Among the contracts Van Oord landed in 2021 are the engineering, procurement, construction and installation (EPCI) contract of the monopile foundations and array cables for the Sofia offshore wind farm, a contract for the Spanish Baltic Eagle offshore wind farm and the installation of Italy’s first offshore wind farm, Taranto.
For the Offshore business unit’s Subsea Rock Installation activities, 2021 was a fickle year. In the first six months, there were difficult market conditions and the fleet was under-utilised during that period. But as market activity picked up in the second half of 2021, contracts did start coming in and filling the order book, states Van Oord. Ørsted awarded Van Oord a major cable stabilisation programme for a number of wind parks in the North Sea. As a result of this and other awards, the fleet was fully occupied for most of the second half of the year.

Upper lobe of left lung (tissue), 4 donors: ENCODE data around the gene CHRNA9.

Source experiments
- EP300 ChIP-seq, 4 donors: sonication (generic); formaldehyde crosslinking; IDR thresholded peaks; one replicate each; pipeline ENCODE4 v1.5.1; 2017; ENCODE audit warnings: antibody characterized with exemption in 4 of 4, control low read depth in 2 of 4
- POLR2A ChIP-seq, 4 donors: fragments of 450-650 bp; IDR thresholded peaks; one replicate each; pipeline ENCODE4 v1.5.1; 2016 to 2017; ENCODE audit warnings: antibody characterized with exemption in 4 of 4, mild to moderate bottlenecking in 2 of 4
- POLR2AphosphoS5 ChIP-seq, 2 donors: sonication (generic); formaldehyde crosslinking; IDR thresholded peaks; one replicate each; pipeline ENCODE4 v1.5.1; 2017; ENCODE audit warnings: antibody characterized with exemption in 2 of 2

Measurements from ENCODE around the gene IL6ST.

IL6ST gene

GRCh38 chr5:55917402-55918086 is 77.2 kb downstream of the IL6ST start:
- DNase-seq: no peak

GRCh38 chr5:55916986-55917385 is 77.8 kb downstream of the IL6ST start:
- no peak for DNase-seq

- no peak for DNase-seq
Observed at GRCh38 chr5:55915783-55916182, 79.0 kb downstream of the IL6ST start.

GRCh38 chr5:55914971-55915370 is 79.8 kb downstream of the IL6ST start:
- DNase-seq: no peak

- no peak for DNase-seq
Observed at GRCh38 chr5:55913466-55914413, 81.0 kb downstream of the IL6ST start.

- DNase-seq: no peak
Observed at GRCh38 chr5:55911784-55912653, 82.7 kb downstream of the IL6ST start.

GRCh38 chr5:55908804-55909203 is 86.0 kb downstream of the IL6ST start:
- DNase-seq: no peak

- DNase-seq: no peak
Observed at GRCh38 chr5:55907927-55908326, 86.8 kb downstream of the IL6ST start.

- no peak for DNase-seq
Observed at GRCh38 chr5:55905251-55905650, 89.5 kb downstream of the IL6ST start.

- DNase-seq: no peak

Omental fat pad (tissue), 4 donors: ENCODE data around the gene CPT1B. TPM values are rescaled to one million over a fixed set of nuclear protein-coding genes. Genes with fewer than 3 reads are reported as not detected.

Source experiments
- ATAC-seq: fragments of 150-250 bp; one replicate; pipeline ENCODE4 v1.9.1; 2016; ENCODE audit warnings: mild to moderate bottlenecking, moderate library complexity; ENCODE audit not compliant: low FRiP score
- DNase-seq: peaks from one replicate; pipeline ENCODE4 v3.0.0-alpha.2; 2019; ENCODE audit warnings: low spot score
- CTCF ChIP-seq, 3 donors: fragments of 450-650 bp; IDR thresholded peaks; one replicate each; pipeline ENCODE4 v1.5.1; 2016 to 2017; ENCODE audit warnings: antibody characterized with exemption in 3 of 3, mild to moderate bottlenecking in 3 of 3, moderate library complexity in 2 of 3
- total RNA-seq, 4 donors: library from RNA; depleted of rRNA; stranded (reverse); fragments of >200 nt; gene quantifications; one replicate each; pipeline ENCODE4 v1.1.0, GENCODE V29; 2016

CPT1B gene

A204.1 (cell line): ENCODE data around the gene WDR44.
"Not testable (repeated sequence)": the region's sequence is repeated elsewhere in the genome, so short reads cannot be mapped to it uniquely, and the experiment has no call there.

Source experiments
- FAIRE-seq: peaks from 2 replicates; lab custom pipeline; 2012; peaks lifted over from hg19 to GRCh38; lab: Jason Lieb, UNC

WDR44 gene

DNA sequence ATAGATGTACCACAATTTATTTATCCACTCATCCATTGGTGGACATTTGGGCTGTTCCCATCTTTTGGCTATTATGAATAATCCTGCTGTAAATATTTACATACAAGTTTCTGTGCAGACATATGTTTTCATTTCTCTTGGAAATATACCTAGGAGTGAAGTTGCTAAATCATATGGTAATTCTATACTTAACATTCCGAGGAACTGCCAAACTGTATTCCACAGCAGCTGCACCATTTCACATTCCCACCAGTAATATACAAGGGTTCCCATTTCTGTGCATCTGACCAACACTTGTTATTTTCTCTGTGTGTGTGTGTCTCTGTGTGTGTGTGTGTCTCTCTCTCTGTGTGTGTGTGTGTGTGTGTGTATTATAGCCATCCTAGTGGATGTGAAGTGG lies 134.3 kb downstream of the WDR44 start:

In the Middle East, the business unit Offshore carried out a series of trenching and backfilling jobs for the development of Saudi Aramco’s Berri Field and Qatar Gas’ North Field. The flexible fallpipe vessels Nordnes and Stornes performed work on multiple contracts under the framework agreement with Equinor. This includes work on the Askeladd, Johan Castberg, Johan Sverdrup and Snorre fields. The Nordnes was also deployed on the Hollandse Kust Zuid 1234 project, which involves the installation of scour protection at 140 locations, and cable crossing protection at 34 locations across the wind farm.
Newly awarded contracts
Van Oord has recently signed a large contract in Egypt for dredging the Ain Suhkna Port on the Red Sea. This new contract requires the deployment of self-propelled cutter suction dredgers and a fleet of sand carriers. The execution time is expected to be approximately two years.
Van Oord has also recently been awarded a turbine transport and installation project for the Aeolus on the East Coast of the United States for execution in 2023 – the first contract for Van Oord in the US. The country has the ambition to install 30 GW of offshore wind energy by 2030.
Picture: Van Oord installing monopiles for the Taranto Offshore Wind Farm in Italy.